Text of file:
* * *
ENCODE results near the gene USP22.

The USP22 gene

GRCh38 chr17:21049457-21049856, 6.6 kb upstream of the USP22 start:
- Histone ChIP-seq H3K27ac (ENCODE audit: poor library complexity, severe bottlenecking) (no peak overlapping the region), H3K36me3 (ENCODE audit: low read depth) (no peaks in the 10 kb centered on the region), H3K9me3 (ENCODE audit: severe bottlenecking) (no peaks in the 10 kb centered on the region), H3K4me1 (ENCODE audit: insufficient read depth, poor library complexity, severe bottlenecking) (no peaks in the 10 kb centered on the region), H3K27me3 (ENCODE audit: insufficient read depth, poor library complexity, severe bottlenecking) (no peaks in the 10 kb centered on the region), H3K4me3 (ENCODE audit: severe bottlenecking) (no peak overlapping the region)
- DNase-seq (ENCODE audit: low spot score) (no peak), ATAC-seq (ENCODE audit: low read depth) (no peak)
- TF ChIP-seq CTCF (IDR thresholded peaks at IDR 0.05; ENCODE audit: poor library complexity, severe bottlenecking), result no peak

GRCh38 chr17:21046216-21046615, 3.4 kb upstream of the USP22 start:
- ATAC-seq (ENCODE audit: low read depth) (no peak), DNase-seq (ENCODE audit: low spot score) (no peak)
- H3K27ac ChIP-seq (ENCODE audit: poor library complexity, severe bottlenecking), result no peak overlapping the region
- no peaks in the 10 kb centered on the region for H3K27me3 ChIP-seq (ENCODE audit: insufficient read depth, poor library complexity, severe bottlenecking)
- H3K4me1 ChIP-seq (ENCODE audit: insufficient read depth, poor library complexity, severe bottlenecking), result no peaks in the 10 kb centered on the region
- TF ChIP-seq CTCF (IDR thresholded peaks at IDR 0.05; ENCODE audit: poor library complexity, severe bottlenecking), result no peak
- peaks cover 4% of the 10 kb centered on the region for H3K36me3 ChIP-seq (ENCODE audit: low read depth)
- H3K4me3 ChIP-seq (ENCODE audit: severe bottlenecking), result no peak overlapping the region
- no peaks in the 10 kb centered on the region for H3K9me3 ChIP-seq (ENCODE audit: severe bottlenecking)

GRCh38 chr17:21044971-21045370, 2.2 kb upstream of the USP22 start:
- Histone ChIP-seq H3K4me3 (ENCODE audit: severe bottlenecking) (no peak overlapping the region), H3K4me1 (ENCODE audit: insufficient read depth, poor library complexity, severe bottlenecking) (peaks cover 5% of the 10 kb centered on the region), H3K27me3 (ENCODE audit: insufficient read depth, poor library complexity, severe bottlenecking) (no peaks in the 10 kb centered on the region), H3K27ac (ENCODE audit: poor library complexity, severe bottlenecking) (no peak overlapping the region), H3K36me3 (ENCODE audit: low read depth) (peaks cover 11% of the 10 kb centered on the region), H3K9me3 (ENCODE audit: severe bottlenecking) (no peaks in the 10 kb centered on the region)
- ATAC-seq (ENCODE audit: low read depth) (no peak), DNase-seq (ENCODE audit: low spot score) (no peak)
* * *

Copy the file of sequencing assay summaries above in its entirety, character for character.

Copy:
ENCODE results near the gene USP22.

The USP22 gene

GRCh38 chr17:21049457-21049856, 6.6 kb upstream of the USP22 start:
- Histone ChIP-seq H3K27ac (ENCODE audit: poor library complexity, severe bottlenecking) (no peak overlapping the region), H3K36me3 (ENCODE audit: low read depth) (no peaks in the 10 kb centered on the region), H3K9me3 (ENCODE audit: severe bottlenecking) (no peaks in the 10 kb centered on the region), H3K4me1 (ENCODE audit: insufficient read depth, poor library complexity, severe bottlenecking) (no peaks in the 10 kb centered on the region), H3K27me3 (ENCODE audit: insufficient read depth, poor library complexity, severe bottlenecking) (no peaks in the 10 kb centered on the region), H3K4me3 (ENCODE audit: severe bottlenecking) (no peak overlapping the region)
- DNase-seq (ENCODE audit: low spot score) (no peak), ATAC-seq (ENCODE audit: low read depth) (no peak)
- TF ChIP-seq CTCF (IDR thresholded peaks at IDR 0.05; ENCODE audit: poor library complexity, severe bottlenecking), result no peak

GRCh38 chr17:21046216-21046615, 3.4 kb upstream of the USP22 start:
- ATAC-seq (ENCODE audit: low read depth) (no peak), DNase-seq (ENCODE audit: low spot score) (no peak)
- H3K27ac ChIP-seq (ENCODE audit: poor library complexity, severe bottlenecking), result no peak overlapping the region
- no peaks in the 10 kb centered on the region for H3K27me3 ChIP-seq (ENCODE audit: insufficient read depth, poor library complexity, severe bottlenecking)
- H3K4me1 ChIP-seq (ENCODE audit: insufficient read depth, poor library complexity, severe bottlenecking), result no peaks in the 10 kb centered on the region
- TF ChIP-seq CTCF (IDR thresholded peaks at IDR 0.05; ENCODE audit: poor library complexity, severe bottlenecking), result no peak
- peaks cover 4% of the 10 kb centered on the region for H3K36me3 ChIP-seq (ENCODE audit: low read depth)
- H3K4me3 ChIP-seq (ENCODE audit: severe bottlenecking), result no peak overlapping the region
- no peaks in the 10 kb centered on the region for H3K9me3 ChIP-seq (ENCODE audit: severe bottlenecking)

GRCh38 chr17:21044971-21045370, 2.2 kb upstream of the USP22 start:
- Histone ChIP-seq H3K4me3 (ENCODE audit: severe bottlenecking) (no peak overlapping the region), H3K4me1 (ENCODE audit: insufficient read depth, poor library complexity, severe bottlenecking) (peaks cover 5% of the 10 kb centered on the region), H3K27me3 (ENCODE audit: insufficient read depth, poor library complexity, severe bottlenecking) (no peaks in the 10 kb centered on the region), H3K27ac (ENCODE audit: poor library complexity, severe bottlenecking) (no peak overlapping the region), H3K36me3 (ENCODE audit: low read depth) (peaks cover 11% of the 10 kb centered on the region), H3K9me3 (ENCODE audit: severe bottlenecking) (no peaks in the 10 kb centered on the region)
- ATAC-seq (ENCODE audit: low read depth) (no peak), DNase-seq (ENCODE audit: low spot score) (no peak)